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Y****o V2 NEED to be talked about. They’re everything I wanted from the Tin Audio T2 and more. Slightly boosted bass, natural mids, and, dare I say, neutral treble. If the T2 are just a touch too bright, the V2 are just right.

I’ll forever be saying that it doesn’t matter how many balanced armatures you put into an IEM - a single, properly tuned, well done dynamic driver will stomp all over the countless BA’s.
I won't mention this IEM on heras it is banned but there's a review of it on Amazon UK.
For me it's not loud enough if I have problems following bass guitars in the wall of sound (the same with lead guitars and the 2-4kHz range. Have to have that 5-10dB boost there, otherwise it's rather unlistenable, no matter how gracefully flat the raw graph is). And uncompensated flat signatures generally fall into this category of problems to discern important instruments, so V-shaped (or better yet Harman target curve) is the more "correct" sound as far as I'm concerned.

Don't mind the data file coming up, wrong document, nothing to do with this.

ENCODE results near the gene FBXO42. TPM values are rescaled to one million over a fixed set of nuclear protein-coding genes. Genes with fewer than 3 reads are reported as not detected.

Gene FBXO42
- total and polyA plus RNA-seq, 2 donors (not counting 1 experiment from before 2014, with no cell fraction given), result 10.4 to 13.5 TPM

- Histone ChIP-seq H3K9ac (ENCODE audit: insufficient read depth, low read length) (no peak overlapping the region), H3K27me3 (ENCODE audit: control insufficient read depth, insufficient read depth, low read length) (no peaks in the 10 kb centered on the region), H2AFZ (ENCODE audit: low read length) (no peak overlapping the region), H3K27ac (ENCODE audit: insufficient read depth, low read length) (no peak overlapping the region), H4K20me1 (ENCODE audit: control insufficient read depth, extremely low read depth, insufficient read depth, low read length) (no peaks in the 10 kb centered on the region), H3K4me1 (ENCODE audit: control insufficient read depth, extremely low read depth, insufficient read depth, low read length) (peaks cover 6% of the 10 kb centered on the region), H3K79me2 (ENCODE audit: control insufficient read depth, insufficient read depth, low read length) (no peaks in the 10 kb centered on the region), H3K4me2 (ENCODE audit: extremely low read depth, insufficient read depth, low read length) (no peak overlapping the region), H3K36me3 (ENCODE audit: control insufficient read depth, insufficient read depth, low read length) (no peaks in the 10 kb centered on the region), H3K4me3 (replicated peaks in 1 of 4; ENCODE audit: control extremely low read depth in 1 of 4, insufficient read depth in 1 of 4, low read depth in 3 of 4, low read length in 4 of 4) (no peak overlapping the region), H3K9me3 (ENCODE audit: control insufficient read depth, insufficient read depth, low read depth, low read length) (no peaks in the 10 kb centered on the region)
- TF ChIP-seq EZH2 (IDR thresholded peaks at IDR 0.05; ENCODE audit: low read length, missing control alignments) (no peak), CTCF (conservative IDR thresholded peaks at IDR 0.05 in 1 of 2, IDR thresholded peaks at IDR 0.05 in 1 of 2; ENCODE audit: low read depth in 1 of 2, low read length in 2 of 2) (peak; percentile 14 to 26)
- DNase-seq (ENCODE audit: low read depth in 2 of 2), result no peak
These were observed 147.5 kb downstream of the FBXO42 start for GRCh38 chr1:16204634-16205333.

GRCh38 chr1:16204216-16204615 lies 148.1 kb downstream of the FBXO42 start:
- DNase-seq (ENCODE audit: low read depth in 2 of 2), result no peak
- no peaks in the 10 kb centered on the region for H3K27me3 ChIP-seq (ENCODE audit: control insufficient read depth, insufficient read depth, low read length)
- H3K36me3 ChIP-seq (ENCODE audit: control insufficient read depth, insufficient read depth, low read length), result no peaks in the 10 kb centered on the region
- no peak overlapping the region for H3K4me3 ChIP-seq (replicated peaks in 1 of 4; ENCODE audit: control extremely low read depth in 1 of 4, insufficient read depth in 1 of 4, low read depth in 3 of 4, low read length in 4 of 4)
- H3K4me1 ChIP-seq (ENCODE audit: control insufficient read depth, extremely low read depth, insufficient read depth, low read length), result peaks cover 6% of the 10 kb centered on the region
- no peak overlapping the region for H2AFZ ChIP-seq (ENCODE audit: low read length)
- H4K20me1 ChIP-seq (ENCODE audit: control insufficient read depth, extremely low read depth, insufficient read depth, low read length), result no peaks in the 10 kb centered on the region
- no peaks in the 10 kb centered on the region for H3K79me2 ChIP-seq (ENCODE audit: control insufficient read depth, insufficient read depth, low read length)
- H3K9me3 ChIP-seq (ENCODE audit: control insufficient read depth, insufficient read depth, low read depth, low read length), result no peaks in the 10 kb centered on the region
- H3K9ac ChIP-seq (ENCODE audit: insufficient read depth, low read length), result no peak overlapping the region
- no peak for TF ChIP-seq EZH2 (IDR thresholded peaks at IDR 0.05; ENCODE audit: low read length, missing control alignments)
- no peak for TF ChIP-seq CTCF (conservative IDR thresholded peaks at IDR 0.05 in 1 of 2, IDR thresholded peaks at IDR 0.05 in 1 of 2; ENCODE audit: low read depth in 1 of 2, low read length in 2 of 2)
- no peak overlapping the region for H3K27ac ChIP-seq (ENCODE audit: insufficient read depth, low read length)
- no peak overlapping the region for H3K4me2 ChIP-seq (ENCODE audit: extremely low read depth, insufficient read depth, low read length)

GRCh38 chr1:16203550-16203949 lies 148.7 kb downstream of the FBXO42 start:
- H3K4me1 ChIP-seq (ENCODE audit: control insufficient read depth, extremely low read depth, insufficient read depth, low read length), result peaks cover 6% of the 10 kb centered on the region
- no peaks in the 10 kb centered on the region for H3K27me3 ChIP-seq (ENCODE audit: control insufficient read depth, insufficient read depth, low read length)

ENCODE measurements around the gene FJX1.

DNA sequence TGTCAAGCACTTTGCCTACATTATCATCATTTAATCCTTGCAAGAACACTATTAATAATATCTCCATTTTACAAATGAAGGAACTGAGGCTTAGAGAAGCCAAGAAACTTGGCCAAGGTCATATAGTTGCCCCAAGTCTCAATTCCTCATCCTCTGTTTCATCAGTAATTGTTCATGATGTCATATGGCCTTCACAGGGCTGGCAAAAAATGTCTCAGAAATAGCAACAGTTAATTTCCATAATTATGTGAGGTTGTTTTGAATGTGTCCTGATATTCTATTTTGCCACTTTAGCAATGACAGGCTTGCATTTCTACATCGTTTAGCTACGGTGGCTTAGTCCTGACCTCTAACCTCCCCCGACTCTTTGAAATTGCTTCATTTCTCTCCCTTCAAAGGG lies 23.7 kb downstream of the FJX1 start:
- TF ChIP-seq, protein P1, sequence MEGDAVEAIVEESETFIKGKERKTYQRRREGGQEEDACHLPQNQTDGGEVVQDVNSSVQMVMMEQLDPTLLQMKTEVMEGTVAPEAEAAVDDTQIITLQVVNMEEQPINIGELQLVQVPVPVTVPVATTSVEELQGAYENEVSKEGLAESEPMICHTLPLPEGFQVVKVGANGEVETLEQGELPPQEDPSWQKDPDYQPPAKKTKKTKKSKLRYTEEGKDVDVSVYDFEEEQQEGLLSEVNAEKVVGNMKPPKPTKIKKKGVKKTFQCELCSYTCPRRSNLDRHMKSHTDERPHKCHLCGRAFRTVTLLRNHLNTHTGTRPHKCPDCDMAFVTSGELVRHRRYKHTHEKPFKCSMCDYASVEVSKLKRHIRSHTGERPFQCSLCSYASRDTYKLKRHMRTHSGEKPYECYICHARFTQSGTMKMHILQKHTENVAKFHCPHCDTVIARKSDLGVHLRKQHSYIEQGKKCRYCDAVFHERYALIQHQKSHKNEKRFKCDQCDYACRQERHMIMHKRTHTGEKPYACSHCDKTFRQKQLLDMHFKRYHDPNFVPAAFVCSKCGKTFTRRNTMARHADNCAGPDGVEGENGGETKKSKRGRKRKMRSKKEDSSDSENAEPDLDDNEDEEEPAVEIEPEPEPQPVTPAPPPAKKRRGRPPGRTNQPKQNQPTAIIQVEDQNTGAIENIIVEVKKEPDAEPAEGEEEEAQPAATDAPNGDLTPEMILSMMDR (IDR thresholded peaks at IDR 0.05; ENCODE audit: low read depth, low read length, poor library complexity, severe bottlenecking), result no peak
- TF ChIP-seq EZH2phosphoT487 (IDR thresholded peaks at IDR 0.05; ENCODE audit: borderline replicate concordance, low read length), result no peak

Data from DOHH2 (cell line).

And I'm pretty sure most creators of music also have sound equipment with a bass boost and a 3kHz peak, so, if you're out to hear the same thing they did, you'd better also sport a similar signature equipment.
See these renowned makers' equipment's, that's marketed as "for studio use", frequency response graphs:
64 Audio A12t

Audio-Technica ATH-M50X - https://reference-audio-analyzer.pro/en/report/hp/audio-technica-ath-m50x.php
Thank you for that, very interesting.